Newspaper headlines: ‘Deadlock at dinner’ as Brexit trade talks ‘go badly’

By BBC News



image captionBrexit makes the front pages of many of Thursday’s newspapers, after Boris Johnson went to Brussels for trade deal talks with European Commission President Ursula von der Leyen. The Daily Telegraph says the talks went badly, but the two sides now have until Sunday to reach a deal. The PM was “downbeat about the chances of an agreement” following his three-hour dinner with Ms von der Leyen, the paper says – but the pair had a “frank discussion about the significant obstacles that remain”.
image captionFish was definitely on the menu at Mr Johnson and Ms Ursula von der Leyen’s working dinner, the Metro jokes, referring to both the row over fishing and also the turbot that the politicians ate as the main course. The pair initially spoke for half an hour before being joined by the chief negotiators Lord Frost and Michel Barnier.
image captionThe Daily Mail calls the night of talks “dramatic” – but that the dinner failed to break the deadlock over the trade deal. It described the statement from the UK government source that was issued after the talks – which said large gaps remained between the two sides – as “gloomy”. By Sunday, the UK could be heading out of the EU without a trade deal, the paper says.
image captionThe i newspaper also reports on the deadline to agree a Brexit deal being extended to Sunday, and says officials Lord Frost and Mr Barnier will meet again later on Thursday to resume talks. Fishing and regulatory standards remain the main obstacles in reaching a deal, the paper adds.
image captionMr Johnson made clear at the talks that a trade deal between the UK and EU was still possible, the Guardian reports, and he also set out his red lines for the final days of negotiations. But Europe is preparing for the worst, the paper says, quoting EU sources as saying that they plan to publish their no-deal contingency plans “very soon indeed”.
image captionThe Daily Express’s front page also reports on the message that Mr Johnson gave to the EU last night, reporting that he “was standing firm” over sovereignty and fishing rights. The paper says the EU was attempting to “punish” Britain for leaving the bloc.
image captionThe Times says Mr Johnson last night told the EU that no prime minister could accept their demands. The paper says the pair discussed post-Brexit fishing rights over dinner, and suggests it came “amid signs that the government was preparing to give ground”. Meanwhile, Labour leader Sir Keir Starmer has hinted that his party would back a trade deal, the paper adds.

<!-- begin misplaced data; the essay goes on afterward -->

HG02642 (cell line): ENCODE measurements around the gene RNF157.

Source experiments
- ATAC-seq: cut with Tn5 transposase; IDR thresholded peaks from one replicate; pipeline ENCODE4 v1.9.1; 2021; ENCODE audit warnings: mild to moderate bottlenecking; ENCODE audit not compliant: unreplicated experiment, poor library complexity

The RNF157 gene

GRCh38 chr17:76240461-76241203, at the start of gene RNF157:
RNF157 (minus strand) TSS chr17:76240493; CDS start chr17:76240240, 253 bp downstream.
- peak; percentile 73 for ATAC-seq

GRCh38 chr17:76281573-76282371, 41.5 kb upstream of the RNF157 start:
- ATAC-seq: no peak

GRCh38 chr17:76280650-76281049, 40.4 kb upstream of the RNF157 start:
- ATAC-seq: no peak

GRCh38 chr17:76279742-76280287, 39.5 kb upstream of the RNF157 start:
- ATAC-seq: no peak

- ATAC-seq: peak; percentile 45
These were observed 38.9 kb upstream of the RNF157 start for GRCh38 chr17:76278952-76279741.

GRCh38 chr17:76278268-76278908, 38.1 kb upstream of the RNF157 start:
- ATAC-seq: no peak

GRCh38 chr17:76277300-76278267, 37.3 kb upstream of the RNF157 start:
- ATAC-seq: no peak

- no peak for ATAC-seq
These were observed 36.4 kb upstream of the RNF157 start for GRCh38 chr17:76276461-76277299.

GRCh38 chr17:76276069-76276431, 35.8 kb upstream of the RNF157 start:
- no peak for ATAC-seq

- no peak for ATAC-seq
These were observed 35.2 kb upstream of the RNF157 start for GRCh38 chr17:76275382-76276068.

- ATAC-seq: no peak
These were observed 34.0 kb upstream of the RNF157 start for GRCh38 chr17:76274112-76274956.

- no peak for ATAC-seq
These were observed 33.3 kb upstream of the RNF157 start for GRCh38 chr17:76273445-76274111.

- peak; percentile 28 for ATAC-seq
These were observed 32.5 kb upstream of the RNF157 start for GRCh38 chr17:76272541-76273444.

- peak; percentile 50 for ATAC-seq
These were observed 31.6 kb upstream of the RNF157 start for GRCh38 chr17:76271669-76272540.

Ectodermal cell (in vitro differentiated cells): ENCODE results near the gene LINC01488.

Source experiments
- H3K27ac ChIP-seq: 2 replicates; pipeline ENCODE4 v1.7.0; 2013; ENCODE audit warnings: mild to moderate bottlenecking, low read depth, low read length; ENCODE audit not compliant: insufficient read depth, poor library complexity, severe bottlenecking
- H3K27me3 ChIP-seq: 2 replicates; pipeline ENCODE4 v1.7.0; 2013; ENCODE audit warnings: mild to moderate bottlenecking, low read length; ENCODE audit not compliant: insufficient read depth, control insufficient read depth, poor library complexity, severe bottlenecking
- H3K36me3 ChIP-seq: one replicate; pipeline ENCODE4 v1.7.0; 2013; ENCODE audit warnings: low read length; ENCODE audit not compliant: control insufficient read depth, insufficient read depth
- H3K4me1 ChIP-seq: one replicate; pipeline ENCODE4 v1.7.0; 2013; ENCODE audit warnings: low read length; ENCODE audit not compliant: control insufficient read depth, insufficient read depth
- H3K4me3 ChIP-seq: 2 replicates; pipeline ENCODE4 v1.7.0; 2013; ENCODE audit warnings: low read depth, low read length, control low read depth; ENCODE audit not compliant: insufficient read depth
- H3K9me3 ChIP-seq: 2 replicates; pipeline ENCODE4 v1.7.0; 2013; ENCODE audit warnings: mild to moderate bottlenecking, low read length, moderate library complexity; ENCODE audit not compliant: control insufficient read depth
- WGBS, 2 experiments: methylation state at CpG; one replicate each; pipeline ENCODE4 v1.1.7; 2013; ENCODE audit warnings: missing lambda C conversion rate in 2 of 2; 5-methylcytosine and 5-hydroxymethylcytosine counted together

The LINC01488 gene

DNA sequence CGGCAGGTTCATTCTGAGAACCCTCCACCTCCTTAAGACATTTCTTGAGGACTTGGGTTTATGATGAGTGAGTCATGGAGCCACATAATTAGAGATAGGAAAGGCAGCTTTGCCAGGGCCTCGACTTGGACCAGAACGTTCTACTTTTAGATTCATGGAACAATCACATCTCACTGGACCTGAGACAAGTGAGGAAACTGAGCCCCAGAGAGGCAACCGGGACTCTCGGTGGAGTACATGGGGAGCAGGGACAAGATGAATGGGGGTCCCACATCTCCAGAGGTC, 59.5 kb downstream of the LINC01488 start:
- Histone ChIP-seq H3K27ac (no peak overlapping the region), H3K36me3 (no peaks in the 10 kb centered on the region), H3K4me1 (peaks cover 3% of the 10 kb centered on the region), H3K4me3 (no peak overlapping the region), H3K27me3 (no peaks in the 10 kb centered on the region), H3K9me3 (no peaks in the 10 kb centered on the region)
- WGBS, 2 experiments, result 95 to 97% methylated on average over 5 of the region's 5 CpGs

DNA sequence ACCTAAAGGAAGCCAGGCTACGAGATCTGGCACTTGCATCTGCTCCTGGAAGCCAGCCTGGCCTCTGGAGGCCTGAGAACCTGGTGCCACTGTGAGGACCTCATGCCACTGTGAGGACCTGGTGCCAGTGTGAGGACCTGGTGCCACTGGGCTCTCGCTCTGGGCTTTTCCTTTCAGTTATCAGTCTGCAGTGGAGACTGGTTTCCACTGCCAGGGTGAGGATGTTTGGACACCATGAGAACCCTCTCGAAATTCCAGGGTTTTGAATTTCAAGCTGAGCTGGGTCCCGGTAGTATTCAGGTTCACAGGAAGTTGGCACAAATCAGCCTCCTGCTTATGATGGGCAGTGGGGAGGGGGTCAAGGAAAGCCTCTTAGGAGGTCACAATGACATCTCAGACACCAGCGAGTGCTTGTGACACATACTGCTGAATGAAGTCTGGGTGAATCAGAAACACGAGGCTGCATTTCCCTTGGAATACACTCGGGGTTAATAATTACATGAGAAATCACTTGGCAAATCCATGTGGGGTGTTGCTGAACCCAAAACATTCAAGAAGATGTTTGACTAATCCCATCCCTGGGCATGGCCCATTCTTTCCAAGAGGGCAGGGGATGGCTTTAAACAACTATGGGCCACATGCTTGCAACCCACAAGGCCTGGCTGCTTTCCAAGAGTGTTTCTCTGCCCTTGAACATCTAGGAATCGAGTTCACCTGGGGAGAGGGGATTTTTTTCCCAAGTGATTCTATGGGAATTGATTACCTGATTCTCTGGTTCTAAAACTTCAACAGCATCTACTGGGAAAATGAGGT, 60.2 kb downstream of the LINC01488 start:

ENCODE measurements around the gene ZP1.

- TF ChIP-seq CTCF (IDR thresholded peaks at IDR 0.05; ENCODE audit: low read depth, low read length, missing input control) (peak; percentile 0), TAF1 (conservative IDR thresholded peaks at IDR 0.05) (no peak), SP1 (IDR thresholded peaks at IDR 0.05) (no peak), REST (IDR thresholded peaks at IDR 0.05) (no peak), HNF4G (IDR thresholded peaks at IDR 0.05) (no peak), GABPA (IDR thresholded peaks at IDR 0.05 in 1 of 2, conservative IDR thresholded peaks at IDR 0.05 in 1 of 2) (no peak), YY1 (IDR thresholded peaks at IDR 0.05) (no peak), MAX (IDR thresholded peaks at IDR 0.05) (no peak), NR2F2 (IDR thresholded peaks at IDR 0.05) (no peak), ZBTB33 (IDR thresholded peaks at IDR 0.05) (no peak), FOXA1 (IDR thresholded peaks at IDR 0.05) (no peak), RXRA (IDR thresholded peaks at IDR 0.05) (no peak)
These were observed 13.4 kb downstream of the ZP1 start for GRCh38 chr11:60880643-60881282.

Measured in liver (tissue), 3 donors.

image captionSupermarket giant Tesco is stockpiling food in warehouses for the new year, the Daily Mirror reports, amid fears a post-Brexit trade deal will not be reached. Tesco’s chairman John Allan warned there could be empty shelves and soaring prices if there is no deal, the paper reports. “We’re stockpiling as much as we can,” he said.
image captionCoronavirus lockdown restrictions make the front page of the Sun, which reports that pub landlords are asking the PM for help. The paper says just one fifth of pubs could be open this Christmas because of “crippling” Covid tier rules that force some pubs to shut. It estimates that nearly 10,000 pubs will shut for good, meaning a loss of up to 290,000 jobs. Landlords have called the new tier rules “lockdown by the back door”, the paper adds.
image captionThe Daily Star reports on the story involving Sky News presenter Kay Burley and three of her colleagues, who have been taken off air while an investigation is carried out into whether they breached Covid rules. The Star’s front page focuses on another Sky TV presenter who, the paper claims, retweeted a tweet that criticised his colleagues.

Boris Johnson’s make-or-break meeting with European Commission President Ursula von der Leyen dominates the morning papers.

Most of the front pages carry a photo of the two leaders standing two metres apart as they pose for the cameras before dinner.

For the Daily Telegraph, last night’s talks in Brussels “went badly”, with the prime minister “downbeat” about the likelihood of an agreement. Sources close to the talks tell the paper that Mr Johnson has “not lost hope” but the chances may be “diminishing”.

With no breakthrough, the paper says Brexit negotiators now have just four days to avoid a no-deal.

“Deadlock at dinner” is the headline in the Daily Mail. After a “dramatic night”, the paper says Sunday is now the “final” deadline for reaching a trade deal.